While covering a touchy subject and including a graphic surgical graphic, I feel this is important to share, and I wish I had had something like this to read before my procedure. Hopefully it provides helpful information and even a little reassurance in the event you need a biopsy for a breast lump in the future.
A year ago, my OB-GYN or ‘lady doctor’ as I like to call him, declared that it was time for me to get a baseline mammogram, at the age of 35. After the procedure, I was informed that I have very dense breast tissue—not a surprise—so I scheduled a follow-up ultrasound. I don’t remember the specific wording of those ultrasound results, but there was a palpable mass significant enough to keep an eye on, so I was told to get another ultrasound six months later. Having dealt with the long back-and-forth of what turned out to be a benign fibrocystic breast lump in my early 20s, I figured there was no reason for concern and, unwisely, skipped the follow-up.
A month or two ago, after my annual “lady” exam, my doctor insisted I get the follow-up ultrasound. This time, I did, which I’m extremely grateful for, because they found the solid breast nodule, distinct from other cysts (clear, fluid-filled) in my breasts, had grown significantly in the last year. I was quickly scheduled for an appointment with a breast surgeon from a practice that came highly recommended.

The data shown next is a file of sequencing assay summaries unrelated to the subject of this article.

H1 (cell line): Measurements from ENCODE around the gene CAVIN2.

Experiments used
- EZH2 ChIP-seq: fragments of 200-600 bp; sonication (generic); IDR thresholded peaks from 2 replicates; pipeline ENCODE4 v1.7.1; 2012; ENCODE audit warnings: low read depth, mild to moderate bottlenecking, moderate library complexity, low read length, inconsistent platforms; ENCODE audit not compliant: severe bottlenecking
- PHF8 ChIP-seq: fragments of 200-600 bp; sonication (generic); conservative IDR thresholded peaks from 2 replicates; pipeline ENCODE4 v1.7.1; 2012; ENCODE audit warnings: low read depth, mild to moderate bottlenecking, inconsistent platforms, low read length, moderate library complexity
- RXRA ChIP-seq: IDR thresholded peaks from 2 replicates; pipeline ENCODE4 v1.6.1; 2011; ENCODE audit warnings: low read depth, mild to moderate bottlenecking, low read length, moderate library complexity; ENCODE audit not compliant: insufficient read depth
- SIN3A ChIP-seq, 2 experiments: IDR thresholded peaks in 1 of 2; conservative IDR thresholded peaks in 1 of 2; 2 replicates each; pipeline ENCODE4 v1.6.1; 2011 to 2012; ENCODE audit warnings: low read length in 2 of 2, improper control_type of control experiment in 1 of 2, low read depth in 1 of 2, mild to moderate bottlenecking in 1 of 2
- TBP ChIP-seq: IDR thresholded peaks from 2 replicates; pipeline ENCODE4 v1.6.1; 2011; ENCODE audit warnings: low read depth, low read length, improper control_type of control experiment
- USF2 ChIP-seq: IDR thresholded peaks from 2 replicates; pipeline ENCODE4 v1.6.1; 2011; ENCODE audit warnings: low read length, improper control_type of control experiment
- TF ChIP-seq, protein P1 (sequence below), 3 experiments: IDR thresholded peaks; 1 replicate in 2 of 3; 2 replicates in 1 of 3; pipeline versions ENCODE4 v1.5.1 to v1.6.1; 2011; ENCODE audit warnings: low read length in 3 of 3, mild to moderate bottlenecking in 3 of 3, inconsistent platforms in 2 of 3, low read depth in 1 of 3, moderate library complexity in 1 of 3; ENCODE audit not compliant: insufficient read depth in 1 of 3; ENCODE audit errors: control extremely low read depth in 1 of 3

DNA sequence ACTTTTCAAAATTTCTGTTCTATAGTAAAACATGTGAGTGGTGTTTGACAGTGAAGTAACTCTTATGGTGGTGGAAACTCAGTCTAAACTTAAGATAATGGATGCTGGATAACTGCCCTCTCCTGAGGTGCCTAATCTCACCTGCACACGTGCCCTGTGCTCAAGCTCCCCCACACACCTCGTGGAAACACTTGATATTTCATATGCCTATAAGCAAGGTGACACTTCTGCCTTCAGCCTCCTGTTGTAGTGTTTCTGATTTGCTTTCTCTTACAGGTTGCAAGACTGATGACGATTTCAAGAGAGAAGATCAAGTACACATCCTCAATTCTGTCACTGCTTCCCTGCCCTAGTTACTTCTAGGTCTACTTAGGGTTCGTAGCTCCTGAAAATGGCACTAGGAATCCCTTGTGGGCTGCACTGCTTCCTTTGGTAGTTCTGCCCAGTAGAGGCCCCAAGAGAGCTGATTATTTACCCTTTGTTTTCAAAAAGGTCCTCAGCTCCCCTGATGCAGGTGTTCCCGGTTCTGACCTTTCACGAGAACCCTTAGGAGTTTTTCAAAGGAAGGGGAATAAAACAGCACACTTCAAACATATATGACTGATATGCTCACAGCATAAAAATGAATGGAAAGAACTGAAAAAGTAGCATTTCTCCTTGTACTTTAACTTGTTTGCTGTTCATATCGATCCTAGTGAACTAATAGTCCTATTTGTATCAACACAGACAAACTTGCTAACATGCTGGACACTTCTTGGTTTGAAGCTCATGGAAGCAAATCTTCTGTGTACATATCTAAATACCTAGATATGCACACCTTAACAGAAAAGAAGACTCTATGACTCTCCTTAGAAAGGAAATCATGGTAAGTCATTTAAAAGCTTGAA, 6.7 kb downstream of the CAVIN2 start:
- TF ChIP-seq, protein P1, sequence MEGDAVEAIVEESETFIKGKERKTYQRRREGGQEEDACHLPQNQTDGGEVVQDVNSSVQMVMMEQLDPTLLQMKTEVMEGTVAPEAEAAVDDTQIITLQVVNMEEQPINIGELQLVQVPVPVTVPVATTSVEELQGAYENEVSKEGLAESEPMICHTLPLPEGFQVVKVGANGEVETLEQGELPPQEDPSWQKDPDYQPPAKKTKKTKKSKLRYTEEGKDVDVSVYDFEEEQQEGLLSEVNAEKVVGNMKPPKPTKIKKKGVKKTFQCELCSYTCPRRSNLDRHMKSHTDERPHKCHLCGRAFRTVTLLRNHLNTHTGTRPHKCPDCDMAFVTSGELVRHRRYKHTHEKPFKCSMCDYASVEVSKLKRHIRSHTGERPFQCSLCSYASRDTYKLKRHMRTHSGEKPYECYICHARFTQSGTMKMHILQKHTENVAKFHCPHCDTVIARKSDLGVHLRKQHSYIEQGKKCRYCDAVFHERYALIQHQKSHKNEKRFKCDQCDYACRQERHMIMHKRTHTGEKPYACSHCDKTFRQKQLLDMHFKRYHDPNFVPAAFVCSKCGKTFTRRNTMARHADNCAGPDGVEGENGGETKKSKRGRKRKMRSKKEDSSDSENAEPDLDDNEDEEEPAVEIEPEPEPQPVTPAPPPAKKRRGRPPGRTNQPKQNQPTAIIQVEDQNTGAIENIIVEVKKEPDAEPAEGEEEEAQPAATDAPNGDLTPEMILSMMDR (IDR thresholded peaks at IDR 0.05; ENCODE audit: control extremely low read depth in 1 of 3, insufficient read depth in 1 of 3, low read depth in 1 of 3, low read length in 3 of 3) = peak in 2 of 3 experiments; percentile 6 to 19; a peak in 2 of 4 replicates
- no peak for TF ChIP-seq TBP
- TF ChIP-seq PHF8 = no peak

When she walked into the office, the surgeon said, “You have a fibroadenoma in your breast. It’s most likely benign, but we don’t like growing things in the breast, so we’re going to remove it.” The surgery would require general anesthesia but would take a couple hours, and I’d be comfortably back home the same day.
Then, she went on to do an ultrasound and manual exam. The mass was difficult for her to find either way, which made her hesitant to do the lumpectomy. “We don’t know exactly what we’re dealing with here,” she said, “so let’s do a biopsy rather than attempt to remove what may not be a fibroadenoma.”
Being the proactive patient from years and years of practice, I looked up the different types of breast lumps, both benign and cancerous. A fibroadenoma is a solid, noncancerous breast tumor. When I got my ultrasound results, I looked up the definitions of “hypoechoic” (does not echo sound waves well), “slightly lobulated” (consisting of lobules, or milk glands), and “periareolar” (which, not surprisingly, means over the areola circle around the nipple). I checked where the size of my enlarged lump matched up with different kinds of lumps. I compared “common features” of benign breast lumps to traits of cancerous ones. In short, I tried to learn the most I could on something about which I couldn’t possibly know anything definitive.
Did it assuage my concerns? Nope. Did it lead to more questions? You bet.
From the day of getting my first ultrasound results to the appointment with the breast surgeon was almost two weeks. The biopsy was a week later. The pathology results came two days later. Some days were filled with anxiety—not knowing somehow seemed so much worse than knowing one way or the other. Other days, I packed with absorbing fun and busyness to keep my mind on the positive and joyous.
“I am okay,” I kept telling myself. “No matter what, I’m going to be just fine.” I started to believe it too!